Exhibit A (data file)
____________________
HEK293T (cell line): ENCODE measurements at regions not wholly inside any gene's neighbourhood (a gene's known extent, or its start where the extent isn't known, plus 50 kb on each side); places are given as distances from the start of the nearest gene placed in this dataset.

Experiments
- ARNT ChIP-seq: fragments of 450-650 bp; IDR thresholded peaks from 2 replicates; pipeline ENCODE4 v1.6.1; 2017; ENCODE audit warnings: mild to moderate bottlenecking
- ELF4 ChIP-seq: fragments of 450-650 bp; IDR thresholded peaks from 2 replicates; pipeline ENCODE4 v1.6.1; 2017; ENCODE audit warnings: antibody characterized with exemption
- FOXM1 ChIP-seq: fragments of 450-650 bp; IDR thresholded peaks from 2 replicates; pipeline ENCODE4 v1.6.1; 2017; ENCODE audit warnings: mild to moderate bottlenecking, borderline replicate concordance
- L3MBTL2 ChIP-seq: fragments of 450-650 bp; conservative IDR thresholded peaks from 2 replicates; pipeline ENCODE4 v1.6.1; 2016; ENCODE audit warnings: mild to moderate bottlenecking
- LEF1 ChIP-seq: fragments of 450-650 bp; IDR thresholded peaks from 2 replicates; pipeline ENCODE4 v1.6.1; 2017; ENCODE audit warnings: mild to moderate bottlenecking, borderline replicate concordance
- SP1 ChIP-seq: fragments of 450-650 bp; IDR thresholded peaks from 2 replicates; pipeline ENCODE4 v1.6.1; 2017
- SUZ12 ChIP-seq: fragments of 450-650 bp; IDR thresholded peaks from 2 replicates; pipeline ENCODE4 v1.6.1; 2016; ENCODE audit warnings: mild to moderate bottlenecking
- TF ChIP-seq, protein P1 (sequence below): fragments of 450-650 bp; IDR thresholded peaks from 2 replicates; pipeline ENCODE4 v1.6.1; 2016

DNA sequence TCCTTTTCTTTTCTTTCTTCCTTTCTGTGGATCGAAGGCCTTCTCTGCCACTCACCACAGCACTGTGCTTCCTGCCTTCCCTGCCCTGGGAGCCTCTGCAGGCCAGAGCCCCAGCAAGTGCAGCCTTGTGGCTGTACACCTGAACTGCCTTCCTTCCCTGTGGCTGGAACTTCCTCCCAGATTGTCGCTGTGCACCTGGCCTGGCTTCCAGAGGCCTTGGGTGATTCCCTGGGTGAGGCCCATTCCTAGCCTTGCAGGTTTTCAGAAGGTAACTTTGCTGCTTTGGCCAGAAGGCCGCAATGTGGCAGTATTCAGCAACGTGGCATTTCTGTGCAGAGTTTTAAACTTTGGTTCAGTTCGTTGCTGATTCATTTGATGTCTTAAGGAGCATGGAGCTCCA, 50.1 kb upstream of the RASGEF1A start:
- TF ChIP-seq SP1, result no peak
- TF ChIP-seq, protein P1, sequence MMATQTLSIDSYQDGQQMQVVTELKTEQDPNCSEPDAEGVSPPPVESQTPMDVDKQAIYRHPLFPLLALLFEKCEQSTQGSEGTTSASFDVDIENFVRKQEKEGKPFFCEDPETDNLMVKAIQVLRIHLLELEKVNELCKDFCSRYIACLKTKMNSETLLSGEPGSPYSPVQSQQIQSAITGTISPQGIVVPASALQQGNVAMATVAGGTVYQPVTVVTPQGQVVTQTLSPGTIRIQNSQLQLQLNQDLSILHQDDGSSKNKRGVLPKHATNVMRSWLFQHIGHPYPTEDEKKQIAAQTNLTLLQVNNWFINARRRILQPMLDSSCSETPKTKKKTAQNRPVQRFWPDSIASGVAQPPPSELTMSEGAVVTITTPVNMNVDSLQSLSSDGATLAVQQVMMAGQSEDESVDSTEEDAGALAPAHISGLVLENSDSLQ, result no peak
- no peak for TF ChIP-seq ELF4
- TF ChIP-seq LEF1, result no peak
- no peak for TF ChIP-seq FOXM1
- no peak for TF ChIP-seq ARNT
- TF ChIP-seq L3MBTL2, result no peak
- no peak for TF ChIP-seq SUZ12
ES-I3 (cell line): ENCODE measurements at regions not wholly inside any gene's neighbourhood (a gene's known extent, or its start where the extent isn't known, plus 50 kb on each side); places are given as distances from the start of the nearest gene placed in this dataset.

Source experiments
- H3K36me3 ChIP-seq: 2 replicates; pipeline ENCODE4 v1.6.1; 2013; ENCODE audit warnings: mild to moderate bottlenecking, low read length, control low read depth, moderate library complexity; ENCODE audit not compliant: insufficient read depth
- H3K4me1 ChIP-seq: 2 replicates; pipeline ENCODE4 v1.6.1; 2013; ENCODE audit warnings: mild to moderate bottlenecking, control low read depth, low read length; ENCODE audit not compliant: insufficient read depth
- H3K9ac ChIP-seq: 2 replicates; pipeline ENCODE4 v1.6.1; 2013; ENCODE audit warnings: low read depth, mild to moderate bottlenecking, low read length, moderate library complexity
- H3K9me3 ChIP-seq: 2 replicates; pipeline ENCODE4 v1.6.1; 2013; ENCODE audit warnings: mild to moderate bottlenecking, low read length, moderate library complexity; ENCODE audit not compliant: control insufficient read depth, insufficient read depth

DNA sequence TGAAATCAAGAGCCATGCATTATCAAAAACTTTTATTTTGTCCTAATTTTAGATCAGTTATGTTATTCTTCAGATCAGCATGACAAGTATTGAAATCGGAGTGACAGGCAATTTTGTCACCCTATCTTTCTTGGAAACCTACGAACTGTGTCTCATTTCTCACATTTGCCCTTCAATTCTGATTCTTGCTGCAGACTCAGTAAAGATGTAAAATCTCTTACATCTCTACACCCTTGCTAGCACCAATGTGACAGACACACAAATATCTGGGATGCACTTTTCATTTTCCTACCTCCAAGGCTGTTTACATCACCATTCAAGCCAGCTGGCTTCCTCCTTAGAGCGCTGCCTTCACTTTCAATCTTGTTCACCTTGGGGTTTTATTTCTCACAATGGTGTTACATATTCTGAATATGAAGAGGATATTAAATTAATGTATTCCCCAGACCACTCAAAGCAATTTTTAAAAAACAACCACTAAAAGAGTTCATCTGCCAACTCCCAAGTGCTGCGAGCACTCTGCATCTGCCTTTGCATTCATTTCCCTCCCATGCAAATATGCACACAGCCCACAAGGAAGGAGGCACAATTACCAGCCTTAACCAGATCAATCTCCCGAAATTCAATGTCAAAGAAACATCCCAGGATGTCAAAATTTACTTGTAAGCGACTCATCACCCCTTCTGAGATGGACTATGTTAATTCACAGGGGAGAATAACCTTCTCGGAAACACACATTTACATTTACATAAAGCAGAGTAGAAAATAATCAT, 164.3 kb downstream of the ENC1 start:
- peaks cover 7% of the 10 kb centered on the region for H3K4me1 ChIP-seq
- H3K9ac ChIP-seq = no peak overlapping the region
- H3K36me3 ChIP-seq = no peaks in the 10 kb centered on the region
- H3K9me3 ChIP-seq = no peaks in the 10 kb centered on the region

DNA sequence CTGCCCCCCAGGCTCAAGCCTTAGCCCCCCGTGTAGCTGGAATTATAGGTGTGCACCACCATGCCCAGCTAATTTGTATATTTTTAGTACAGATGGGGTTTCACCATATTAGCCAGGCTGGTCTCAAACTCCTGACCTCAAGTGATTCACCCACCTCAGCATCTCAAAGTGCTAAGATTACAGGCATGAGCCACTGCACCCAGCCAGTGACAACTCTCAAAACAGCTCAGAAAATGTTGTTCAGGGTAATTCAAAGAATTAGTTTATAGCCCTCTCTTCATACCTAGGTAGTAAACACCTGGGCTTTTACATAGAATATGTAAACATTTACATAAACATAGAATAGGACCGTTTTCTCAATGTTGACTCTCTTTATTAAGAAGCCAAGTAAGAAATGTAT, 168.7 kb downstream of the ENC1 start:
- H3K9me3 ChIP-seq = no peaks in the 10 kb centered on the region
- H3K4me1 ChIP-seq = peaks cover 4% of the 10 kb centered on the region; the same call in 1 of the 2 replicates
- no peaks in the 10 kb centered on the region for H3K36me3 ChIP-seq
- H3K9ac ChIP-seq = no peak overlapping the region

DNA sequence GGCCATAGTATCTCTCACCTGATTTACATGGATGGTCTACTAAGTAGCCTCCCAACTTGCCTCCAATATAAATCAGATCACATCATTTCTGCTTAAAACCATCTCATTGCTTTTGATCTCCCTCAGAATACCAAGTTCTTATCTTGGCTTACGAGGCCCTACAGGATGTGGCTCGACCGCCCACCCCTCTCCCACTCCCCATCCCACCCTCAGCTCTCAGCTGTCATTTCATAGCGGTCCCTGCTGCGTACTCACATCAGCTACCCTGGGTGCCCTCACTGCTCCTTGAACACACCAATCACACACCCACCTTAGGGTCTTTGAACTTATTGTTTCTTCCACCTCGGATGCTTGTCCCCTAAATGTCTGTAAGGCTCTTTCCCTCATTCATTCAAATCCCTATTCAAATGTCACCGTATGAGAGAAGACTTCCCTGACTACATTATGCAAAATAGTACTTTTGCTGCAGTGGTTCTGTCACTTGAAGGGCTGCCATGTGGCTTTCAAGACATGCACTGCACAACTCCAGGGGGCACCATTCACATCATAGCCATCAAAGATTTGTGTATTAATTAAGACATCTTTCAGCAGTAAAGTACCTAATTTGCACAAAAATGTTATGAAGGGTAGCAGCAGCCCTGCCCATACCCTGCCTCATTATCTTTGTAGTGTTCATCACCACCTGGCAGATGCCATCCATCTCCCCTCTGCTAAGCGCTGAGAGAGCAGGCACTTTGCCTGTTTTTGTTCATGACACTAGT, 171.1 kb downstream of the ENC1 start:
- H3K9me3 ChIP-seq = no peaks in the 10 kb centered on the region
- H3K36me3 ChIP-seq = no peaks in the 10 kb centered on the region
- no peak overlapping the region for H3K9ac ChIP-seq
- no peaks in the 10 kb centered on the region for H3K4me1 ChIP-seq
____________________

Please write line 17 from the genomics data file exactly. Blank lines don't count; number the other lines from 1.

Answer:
- no peak for TF ChIP-seq ARNT